Using LXD as a hypervisor offers significant benefits for companies doing time-sensitive work on cloud infrastructure. For example, it improves performance for telco network-function virtualization, real-time analytics of financial transactions, media transcoding, and streaming. It also provides improvements to the cost of infrastructure for organizations with large portfolios of idle guest workloads, Canonical noted.

“Ubuntu today is the language of scaleout workload, regardless of where they sit,” Anand Krishnan, EVP of Canonical’s cloud division, said during the conference call. “About 75 percent of all the Linux on the public cloud is Ubuntu. That is also true when you move to on-premises scaleout.”

More than half of OpenStack deployments run on Ubuntu, and the vast majority of Docker does as well, he said.

Security and Timing

The security features in the new Snap application package are likely to interest many business customers hoping to better protect their data center environments, noted King.

The LXD hypervisor should benefit from the growing demand for container-based virtualization in OpenStack environments, he added.

“It’s interesting to note how carefully Canonical is positioning LXD as complementary to Docker’s popular approach to containers,” King said. “The support for Ubuntu on IBM’s z Systems mainframes could pay significant dividends for the company among enterprise customers, and its work with Microsoft and Nexenta should open some intriguing doors.”

Ubuntu is the top OS used for cloud deployments, according to David Mytton, CEO of Server Density.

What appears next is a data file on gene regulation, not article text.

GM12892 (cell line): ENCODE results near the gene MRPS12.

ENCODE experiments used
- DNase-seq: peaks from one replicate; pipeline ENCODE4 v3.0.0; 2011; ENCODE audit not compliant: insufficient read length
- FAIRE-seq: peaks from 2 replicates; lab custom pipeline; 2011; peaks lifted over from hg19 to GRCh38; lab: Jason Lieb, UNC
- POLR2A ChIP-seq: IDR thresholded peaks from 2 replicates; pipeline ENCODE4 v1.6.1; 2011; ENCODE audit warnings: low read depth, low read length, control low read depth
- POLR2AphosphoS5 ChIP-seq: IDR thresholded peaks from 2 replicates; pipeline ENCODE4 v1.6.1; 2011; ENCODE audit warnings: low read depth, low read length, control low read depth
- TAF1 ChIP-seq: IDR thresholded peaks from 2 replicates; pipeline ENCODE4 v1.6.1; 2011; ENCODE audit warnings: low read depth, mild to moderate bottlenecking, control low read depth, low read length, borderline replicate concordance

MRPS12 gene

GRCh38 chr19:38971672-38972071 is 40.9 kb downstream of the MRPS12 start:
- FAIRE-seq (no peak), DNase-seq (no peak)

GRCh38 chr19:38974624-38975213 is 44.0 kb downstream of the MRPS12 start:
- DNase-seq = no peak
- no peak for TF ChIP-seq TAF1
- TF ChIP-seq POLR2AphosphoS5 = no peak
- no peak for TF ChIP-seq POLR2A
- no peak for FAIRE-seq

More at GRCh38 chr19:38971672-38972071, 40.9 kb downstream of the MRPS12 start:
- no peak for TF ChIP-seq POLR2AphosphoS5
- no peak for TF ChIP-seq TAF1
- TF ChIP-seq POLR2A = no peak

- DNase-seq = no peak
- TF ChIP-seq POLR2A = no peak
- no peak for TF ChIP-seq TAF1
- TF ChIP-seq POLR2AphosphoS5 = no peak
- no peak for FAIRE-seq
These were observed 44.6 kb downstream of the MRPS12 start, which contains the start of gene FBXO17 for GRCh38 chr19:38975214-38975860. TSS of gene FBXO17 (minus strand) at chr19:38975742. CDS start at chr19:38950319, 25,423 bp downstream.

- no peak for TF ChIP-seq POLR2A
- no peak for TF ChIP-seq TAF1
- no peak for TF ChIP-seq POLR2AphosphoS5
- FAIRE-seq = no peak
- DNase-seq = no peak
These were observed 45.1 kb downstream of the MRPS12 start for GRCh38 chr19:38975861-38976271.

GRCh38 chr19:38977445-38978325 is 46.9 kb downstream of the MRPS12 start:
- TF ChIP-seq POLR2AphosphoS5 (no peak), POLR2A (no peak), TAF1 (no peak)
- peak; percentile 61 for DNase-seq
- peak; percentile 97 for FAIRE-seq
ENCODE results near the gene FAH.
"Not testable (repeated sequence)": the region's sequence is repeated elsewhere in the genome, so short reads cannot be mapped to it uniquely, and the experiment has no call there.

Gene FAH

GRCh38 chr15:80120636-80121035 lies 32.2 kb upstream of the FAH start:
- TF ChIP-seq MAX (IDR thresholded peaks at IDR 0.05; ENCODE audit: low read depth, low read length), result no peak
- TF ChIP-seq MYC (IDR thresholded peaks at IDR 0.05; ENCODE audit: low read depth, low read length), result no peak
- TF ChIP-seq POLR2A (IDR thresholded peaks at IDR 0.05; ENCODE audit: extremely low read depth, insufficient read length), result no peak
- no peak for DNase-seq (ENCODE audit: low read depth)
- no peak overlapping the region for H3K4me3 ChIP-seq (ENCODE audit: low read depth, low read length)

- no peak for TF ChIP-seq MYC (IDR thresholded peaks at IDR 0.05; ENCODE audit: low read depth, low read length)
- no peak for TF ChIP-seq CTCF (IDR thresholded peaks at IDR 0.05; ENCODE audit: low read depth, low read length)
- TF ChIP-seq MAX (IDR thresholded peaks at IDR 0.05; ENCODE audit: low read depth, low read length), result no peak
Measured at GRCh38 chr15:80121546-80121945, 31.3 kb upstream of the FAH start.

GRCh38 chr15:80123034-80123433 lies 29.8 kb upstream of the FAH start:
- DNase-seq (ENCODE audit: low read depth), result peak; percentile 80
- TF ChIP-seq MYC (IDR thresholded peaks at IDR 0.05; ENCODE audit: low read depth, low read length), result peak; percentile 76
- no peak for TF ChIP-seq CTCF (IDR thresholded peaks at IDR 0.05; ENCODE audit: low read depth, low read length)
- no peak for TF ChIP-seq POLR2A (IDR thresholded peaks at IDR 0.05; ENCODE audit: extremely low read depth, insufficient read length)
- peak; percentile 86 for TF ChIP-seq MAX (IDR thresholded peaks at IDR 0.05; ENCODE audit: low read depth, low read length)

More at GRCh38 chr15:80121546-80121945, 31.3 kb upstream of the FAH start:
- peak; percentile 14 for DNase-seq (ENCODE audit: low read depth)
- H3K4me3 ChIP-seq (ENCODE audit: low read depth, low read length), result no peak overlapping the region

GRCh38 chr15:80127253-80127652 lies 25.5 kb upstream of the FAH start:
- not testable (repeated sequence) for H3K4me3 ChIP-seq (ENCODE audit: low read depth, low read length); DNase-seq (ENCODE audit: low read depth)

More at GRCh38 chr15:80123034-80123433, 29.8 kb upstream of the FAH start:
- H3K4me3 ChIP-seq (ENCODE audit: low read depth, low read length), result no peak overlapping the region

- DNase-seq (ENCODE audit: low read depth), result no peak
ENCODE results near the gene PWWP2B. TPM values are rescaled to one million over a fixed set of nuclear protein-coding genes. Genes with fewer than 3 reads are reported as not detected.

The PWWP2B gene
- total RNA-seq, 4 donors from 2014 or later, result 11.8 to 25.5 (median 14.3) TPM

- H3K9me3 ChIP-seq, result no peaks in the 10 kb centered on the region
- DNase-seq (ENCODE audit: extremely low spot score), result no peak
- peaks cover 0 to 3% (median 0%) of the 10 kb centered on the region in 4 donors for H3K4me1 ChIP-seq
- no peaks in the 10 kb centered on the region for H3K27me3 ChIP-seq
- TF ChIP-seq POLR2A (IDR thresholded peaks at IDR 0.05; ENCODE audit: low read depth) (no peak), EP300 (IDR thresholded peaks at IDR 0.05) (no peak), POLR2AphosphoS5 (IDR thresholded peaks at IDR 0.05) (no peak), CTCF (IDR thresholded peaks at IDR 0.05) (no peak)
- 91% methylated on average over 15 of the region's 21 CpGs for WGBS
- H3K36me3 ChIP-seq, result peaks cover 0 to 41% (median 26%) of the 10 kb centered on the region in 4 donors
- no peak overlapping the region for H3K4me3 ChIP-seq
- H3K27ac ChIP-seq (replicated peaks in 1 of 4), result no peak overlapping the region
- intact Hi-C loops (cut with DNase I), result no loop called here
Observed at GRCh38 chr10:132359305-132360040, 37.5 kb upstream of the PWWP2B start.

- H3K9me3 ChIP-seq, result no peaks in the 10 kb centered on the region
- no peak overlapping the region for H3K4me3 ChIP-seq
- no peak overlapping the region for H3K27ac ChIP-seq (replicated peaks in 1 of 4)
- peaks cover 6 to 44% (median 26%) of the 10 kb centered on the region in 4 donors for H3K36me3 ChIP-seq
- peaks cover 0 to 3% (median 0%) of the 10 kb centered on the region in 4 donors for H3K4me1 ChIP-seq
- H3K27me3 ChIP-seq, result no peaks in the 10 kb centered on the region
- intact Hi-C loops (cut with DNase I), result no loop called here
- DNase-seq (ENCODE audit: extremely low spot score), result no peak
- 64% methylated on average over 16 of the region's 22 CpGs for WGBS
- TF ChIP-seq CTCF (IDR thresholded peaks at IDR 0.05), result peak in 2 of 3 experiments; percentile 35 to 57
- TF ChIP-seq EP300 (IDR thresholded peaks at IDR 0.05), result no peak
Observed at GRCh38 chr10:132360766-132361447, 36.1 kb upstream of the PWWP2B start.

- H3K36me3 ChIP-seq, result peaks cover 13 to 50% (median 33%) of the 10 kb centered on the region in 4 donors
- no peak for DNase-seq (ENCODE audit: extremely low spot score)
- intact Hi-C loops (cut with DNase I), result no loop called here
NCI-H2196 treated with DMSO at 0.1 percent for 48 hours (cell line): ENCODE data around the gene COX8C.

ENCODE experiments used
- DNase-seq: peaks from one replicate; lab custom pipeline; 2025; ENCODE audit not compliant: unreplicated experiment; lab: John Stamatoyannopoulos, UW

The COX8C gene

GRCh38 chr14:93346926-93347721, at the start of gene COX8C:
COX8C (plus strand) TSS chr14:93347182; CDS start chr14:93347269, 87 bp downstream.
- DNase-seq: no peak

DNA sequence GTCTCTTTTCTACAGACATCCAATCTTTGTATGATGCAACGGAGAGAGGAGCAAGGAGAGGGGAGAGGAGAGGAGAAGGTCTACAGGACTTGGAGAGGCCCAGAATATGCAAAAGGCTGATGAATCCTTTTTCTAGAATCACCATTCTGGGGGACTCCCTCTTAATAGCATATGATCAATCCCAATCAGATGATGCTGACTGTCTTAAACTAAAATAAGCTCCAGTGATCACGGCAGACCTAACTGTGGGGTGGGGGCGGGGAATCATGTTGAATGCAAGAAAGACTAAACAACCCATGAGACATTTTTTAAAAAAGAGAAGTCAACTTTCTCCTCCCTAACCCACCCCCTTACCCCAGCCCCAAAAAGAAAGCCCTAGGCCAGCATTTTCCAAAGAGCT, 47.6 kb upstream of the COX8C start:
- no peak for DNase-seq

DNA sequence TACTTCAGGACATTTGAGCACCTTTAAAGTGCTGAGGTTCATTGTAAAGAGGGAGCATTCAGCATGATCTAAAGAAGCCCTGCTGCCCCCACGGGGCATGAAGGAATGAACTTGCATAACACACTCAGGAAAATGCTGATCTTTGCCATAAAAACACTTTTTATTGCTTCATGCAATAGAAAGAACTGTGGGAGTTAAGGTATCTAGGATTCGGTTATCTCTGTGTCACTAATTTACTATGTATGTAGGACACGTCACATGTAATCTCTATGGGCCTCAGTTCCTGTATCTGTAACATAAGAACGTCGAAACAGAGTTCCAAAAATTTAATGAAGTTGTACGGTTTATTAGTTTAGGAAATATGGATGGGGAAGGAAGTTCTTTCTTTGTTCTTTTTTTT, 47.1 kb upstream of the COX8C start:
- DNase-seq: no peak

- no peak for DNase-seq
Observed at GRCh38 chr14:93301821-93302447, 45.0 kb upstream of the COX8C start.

The level of support around containers from the big cloud providers, and even from legacy vendors, shows containers are the future of application deployment, he said.

“Therefore, having LXD as a core part of the next Ubuntu LTS release is very important for Ubuntu to maintain its lead,” Mytton told LinuxInsider. “LXD introduces host-level security, so containers running LXD do get the security of a VM without needing the overhead of running a full OS.”

More Features Added

Ubuntu 16.04 also includes support for ZFS-on-Linux, a combination volume manager and filesystem that enables efficient snapshots, copy-on-write cloning, continuous integrity checking against data corruption, automatic filesystem repair, and data compression.

Another storage improvement in Ubuntu 16.04 LTS is support for CephFS. This a distributed filesystem that provides an ideal platform for large-scale enterprise storage for cluster computing on open technology.

The latest Ubuntu release is the only distribution “to be in step with Mitaka on the day it is released,” said Canonical’s Krishnan.

The OpenStack community earlier this month released the latest version of Mitaka, a widely deployed open source software for building clouds.

Ubuntu 16.04 LTS creates a common platform for cloud and container computing across an incredible range of devices, Canonical said, from embedded ARM devices like the RaspberryPi, to the standard 32-bit and 64-bit Intel/AMD servers, and up to the most powerful IBM z, LinuxONE and POWER8 systems.

Jack M. Germain

Jack M. Germain has been an ECT News Network reporter since 2003. His main areas of focus are enterprise IT, Linux and open source technologies. He has written numerous reviews of Linux distros and other open source software.Email Jack.